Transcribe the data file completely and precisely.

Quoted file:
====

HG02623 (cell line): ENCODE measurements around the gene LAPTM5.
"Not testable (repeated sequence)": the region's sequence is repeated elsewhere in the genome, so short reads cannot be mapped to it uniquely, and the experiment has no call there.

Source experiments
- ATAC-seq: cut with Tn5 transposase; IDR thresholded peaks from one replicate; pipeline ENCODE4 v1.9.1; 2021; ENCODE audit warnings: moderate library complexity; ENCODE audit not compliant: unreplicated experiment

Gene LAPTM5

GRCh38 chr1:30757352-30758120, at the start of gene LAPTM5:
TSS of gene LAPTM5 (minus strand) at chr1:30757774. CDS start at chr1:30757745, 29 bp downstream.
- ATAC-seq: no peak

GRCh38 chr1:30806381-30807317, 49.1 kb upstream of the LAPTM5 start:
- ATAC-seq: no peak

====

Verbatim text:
HG02623 (cell line): ENCODE measurements around the gene LAPTM5.
"Not testable (repeated sequence)": the region's sequence is repeated elsewhere in the genome, so short reads cannot be mapped to it uniquely, and the experiment has no call there.

Source experiments
- ATAC-seq: cut with Tn5 transposase; IDR thresholded peaks from one replicate; pipeline ENCODE4 v1.9.1; 2021; ENCODE audit warnings: moderate library complexity; ENCODE audit not compliant: unreplicated experiment

Gene LAPTM5

GRCh38 chr1:30757352-30758120, at the start of gene LAPTM5:
TSS of gene LAPTM5 (minus strand) at chr1:30757774. CDS start at chr1:30757745, 29 bp downstream.
- ATAC-seq: no peak

GRCh38 chr1:30806381-30807317, 49.1 kb upstream of the LAPTM5 start:
- ATAC-seq: no peak